Recent advances in our understanding of tuberculosis infection demonstrate that infection within a given individual is highly heterogeneous; however, the determinants that drive lesions towards complete bacterial sterilization remain poorly understood. We are interested in developing new tools to dissect the complex dynamics of bacterial infection at a variety of scales ranging from single cells to infected hosts sitting in both “reference frames” by taking both an immunologist’s and a microbiologist’s perspective. Combining new technologies with classical approaches, we are focused ultimately on the goal to manipulate the immune system to improve bacterial control.
Our research revolves around two motivating questions –
1. What macrophage processes contribute to effective bacterial killing and what are the bacterial evasion mechanisms to resist such stress?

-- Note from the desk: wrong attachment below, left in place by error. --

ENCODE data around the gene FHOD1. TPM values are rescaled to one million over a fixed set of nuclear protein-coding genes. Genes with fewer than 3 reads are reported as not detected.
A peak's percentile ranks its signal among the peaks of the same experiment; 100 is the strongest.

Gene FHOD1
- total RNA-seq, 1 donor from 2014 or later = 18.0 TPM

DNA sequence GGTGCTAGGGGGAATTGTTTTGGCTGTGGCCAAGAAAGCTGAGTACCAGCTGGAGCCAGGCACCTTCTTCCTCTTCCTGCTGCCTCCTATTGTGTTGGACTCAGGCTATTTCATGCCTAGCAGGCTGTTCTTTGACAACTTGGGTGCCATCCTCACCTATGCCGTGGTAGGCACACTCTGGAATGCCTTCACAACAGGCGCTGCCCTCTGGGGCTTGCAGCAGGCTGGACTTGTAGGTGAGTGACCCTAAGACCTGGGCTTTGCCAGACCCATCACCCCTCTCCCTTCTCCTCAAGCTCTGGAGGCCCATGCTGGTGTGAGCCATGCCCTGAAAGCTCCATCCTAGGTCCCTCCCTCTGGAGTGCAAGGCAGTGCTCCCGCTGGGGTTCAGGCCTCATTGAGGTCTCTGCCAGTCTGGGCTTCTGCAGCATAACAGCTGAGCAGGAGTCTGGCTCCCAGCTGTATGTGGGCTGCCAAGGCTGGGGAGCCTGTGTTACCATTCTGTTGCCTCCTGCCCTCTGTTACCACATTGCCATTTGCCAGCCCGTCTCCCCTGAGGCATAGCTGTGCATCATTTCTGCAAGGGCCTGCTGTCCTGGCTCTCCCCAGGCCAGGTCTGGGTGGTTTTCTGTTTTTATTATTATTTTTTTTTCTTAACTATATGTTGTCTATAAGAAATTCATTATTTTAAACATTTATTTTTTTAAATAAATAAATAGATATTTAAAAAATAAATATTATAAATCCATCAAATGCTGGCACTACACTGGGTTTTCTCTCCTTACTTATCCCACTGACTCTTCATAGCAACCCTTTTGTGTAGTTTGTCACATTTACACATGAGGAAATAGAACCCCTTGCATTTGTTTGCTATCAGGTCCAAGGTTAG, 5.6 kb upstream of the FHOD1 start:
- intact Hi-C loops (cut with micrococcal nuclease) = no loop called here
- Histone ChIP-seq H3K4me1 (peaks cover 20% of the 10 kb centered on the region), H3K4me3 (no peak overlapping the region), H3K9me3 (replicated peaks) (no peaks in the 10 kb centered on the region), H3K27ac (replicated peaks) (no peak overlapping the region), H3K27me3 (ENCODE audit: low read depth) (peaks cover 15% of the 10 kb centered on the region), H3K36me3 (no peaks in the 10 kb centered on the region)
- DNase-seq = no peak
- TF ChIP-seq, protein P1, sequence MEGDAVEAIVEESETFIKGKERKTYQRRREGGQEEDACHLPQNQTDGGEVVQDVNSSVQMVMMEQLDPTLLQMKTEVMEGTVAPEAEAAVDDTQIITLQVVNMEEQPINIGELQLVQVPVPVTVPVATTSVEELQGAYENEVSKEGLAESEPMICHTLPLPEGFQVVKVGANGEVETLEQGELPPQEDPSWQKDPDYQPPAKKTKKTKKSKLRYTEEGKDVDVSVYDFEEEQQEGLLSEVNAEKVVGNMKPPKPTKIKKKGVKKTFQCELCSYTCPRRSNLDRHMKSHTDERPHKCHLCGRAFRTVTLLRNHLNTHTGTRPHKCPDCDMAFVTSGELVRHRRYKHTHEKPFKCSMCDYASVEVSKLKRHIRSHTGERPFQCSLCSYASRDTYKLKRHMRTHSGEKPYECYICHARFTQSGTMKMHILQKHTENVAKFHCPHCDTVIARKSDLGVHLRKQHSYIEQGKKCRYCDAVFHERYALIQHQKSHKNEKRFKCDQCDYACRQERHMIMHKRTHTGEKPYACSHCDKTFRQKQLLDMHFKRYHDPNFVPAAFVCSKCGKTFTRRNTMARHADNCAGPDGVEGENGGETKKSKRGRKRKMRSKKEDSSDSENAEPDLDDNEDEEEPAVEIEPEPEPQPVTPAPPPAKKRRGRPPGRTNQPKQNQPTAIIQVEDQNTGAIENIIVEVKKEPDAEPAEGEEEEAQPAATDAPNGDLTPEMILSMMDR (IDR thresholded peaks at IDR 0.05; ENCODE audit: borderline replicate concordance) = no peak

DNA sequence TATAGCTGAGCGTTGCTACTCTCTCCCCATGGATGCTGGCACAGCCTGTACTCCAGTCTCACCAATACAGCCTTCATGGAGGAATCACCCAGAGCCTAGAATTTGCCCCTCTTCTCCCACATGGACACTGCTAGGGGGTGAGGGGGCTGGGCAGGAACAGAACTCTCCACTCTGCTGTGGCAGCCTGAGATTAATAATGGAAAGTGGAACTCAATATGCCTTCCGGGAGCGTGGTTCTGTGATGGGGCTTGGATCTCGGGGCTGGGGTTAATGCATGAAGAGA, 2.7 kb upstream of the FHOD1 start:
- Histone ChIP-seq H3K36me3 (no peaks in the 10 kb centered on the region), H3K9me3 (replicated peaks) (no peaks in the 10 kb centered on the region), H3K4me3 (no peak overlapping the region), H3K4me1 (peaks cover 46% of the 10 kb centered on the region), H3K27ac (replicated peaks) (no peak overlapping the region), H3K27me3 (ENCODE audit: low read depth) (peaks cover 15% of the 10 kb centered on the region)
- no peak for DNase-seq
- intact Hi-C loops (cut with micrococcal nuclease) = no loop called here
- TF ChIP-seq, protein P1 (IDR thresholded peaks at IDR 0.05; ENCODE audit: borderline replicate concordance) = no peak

2. How can manipulate macrophage plasticity and program macrophage function in homeostasis and disease?
To this end, we are pursuing several projects aimed at both answering these question directly and developing new tools to further our understanding of these complex bacterium
:hostprotein :proteininteractions using genetically-encoded methods of extracting complexes
Novel single-cell algorithms to analyze datasets across diverse methods and samplesBrian Hie
Multiplexed, pooled infections for interrogating strain-based heterogeneity among host cell populationsJosh Peters
Macrophage plasticity and commitment in response to differentiation cues and cytokinesChris Itoh, Brian Hie, Josh Peters
Host-modulating bacterial factors and impact on host heterogeneityJosh Peters
Host-directed agents to manipulate macrophage state in favor of bacterial control